2. John Lamond says:

    Yes, we have heard this on our side of the pond as well. The No Age Statement Scotch Whiskies are there a) in anticipation of a shortage and b) to see what the distillers can get away with on pricing. There has been a GREAT deal of mumbling amongst the cognoscenti out there about NAS and there are a few that are disappointing (to say the least), but there are also some NAS whiskies which really deliver on flavour and value.
    Some of the markets being touted as huge growth potential areas 7 years ago have faltered and are not delivering the expected growth. This has resulted, in the short term, in a little element of higher stocks at some distilleries than was anticipated.
    It will be another couple of years before we find out whether this falter is going to be of a longer term. Both Diageo and Pernod Ricard have reported soft sales and a downturn in liquid exports, but the industry has always been subject to boom and bust. It has survived all of these over the centuries and come out stronger.
    The question is whether or not it has learned from the experience as the boom/bust seems to continue.

  3. Mark says:

    @John Lomond:

    When you stated “The No Age Statement Scotch Whiskies are there a) in anticipation of a shortage and b) to see what the distillers can get away with on pricing” – my feeling is that it’s much more of point b). With volume dropping, and the big companies expected to deliver profit growth year-over-year, they have one option: cut costs. As NAS is less expensive to produce as the angel’s share is less and they don’t have to hold stock as long, that’s what we get left with. When you slap on a Gaelic name and at a minimum hold the price the same (if not increase it 40%) you end up with what most of the big players in Scotch are currently doing.

    With the volume of Scotch being sold dropping slightly over the last couple years I don’t believe for a second that a perceived shortage is part of the NAS trend.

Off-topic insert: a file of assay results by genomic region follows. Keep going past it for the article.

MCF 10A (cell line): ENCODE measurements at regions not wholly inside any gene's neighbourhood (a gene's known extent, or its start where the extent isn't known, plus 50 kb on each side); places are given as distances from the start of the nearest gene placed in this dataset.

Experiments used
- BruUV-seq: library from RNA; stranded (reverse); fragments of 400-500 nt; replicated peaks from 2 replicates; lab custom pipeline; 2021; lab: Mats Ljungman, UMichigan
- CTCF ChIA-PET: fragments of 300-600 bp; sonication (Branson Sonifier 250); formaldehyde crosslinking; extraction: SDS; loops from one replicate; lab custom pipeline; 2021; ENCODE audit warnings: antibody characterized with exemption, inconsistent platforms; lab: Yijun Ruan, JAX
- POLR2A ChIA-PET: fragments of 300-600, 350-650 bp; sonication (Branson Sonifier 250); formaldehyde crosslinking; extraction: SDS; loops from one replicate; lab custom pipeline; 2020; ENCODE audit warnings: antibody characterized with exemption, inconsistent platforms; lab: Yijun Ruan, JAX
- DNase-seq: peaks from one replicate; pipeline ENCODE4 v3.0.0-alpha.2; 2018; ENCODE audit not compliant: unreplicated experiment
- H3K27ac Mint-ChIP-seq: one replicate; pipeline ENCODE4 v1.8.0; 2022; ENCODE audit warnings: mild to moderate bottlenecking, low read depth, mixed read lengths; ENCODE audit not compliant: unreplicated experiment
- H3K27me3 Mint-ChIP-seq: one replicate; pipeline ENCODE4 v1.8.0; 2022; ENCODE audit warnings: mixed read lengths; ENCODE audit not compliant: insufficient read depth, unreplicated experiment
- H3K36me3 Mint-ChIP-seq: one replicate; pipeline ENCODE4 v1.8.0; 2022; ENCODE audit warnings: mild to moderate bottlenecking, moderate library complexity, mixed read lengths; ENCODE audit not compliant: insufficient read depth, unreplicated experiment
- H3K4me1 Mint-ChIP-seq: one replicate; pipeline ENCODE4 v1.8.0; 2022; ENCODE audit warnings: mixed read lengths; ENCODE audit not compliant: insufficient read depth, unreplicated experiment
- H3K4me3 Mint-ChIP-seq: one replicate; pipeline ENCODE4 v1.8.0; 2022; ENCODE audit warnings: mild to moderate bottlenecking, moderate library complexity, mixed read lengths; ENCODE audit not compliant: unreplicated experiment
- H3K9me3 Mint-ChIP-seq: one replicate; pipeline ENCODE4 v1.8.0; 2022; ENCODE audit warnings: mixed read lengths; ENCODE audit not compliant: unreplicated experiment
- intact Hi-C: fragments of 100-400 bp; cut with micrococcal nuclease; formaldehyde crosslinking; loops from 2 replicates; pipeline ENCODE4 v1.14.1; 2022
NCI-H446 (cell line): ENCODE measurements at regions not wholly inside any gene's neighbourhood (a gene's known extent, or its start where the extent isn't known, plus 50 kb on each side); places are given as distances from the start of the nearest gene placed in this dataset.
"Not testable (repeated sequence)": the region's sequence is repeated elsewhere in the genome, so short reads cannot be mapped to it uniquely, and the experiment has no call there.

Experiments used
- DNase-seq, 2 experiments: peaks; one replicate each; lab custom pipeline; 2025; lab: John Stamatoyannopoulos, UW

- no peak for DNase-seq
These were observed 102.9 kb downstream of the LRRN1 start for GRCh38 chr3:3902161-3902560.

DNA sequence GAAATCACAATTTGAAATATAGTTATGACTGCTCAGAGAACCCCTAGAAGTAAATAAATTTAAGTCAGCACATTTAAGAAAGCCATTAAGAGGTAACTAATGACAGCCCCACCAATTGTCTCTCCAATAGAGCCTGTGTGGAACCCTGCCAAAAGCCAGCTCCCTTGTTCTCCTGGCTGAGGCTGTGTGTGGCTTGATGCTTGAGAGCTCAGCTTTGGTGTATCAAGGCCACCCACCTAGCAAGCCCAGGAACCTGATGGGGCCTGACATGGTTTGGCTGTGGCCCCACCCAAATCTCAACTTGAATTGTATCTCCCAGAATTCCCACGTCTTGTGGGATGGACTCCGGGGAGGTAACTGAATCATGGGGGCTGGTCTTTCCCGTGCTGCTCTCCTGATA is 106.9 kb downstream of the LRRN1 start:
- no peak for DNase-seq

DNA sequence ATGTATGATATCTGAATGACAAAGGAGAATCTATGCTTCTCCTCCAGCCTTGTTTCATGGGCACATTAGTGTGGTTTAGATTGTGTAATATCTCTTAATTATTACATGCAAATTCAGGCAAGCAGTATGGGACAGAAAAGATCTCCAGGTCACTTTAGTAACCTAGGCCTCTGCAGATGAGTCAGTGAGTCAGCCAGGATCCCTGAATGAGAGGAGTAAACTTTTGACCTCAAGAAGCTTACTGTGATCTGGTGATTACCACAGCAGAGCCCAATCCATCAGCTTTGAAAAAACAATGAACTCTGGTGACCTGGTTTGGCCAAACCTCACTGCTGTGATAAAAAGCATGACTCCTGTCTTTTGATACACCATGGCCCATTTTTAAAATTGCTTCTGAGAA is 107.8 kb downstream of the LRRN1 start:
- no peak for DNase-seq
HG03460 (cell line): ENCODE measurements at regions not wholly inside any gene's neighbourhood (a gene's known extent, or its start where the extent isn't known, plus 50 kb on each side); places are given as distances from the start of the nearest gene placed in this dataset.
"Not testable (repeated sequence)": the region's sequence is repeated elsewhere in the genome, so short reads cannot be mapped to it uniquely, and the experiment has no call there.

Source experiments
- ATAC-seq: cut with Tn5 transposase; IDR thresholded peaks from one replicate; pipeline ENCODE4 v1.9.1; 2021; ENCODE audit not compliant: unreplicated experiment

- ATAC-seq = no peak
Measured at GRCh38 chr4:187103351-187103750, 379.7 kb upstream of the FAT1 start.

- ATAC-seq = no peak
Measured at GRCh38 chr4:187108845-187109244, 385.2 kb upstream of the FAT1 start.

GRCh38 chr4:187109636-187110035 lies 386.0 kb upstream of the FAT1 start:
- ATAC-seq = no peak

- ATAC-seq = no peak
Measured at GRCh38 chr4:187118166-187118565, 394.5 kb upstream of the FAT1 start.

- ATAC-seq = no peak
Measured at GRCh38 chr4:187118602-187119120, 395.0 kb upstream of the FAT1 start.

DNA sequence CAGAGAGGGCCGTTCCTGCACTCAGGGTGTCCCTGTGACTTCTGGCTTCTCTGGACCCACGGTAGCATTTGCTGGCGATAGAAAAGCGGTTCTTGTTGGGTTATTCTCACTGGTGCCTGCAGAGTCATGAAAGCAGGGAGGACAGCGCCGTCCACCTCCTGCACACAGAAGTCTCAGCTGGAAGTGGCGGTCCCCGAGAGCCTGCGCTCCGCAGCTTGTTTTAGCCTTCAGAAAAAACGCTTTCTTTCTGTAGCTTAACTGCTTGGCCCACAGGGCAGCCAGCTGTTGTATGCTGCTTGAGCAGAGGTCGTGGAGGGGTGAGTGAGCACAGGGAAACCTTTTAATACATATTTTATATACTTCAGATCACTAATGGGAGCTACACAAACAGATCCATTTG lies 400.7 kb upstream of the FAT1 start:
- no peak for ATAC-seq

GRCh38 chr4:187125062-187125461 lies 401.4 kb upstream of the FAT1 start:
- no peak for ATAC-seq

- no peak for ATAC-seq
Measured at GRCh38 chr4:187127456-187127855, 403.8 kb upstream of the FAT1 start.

4. Jack says:

    There’s a lot of whiskey out there.

    Just not a lot of GOOD whiskey.

    *mic drop*

  5. Josh Feldman says:

    They might be a ton of “Bourbon” as legally defined (i.e. the right corny mash bill, distilled the correct proof, and aged for some period in a new charred oak container) – but that’s a low bar indeed. The kind of Bourbon that excites enthusiasts is, indeed, disappearing. Part of this is the legacy of the extended global whisky glut – where long aged stocks were plentiful and cheap and now are rare and expensive as the ranks of enthusiasts grow and the old stocks have been sucked out and drunk down. The Bourbon boom seems insatiable. First Pappy mania made all the Pappy expressions become rare, and then utterly unobtainable. Then the mania spread to other premium expressions: first the Buffalo Trace Antique Collection, then the Parker Heritage Collection, then Old Forester Birthday editions and the Four Roses Limited Editions (both Single Barrels – recently announced discontinued – and the Small Batch). Each of these has become an event to ever find on a store shelf – even in the limited season. Trickle down has affected similar expressions. Weller 12, once a reliable budget wheater is now famous as “the poor man’s Pappy” and is on allocation. I seldom see it on shelves. As you allude in your piece, Chuck, many expressions that used to have age statements are becoming NAS, from Old Barton to Old Charter to Basil Hayden to Jim Beam Black. You can say it doesn’t matter to flavor, but history says otherwise. Wild Turkey 101 was an epicurean delight when it sported the 8 year age statement in the 90s and is hotter, thinner, and more bitter in the current NAS incarnation. Even deliciious premium offerings, such as Four Roses’ Limited Edition Small Batch is on a course where the components of the vatting are younger and younger each year. Taken as a whole, a rich selection of mature beautiful Bourbons is rapidly disappearing, replaced by no-name Potemkin distillery offerings (thanks for the term, Chuck) and younger less delicious versions of known brands, now NAS. Bourbon as a whole might not be becoming rare – but really excellent excitingly high quality Bourbon certainly is.

  6. Edwin Vargas says:

    I believe that Chuck is right in that there is plenty of Bourbon in the rickhouses and on the shelves. Where people see a “shortage” is in the premium bottles and the limited addition bottles. However, if you look historically at the number of bottles released in those lines the numbers are trending up. Its not that there is less of these premium whiskies but more people seeking them out. Secondary to the issue of greater interest in premium bottles are people who have ready access to those offerings and are hoarding them. If you have the money and know how to access the “Secondary Market” you can buy all the Pappy you want………………………….for a price.

  7. Danny Maguire says: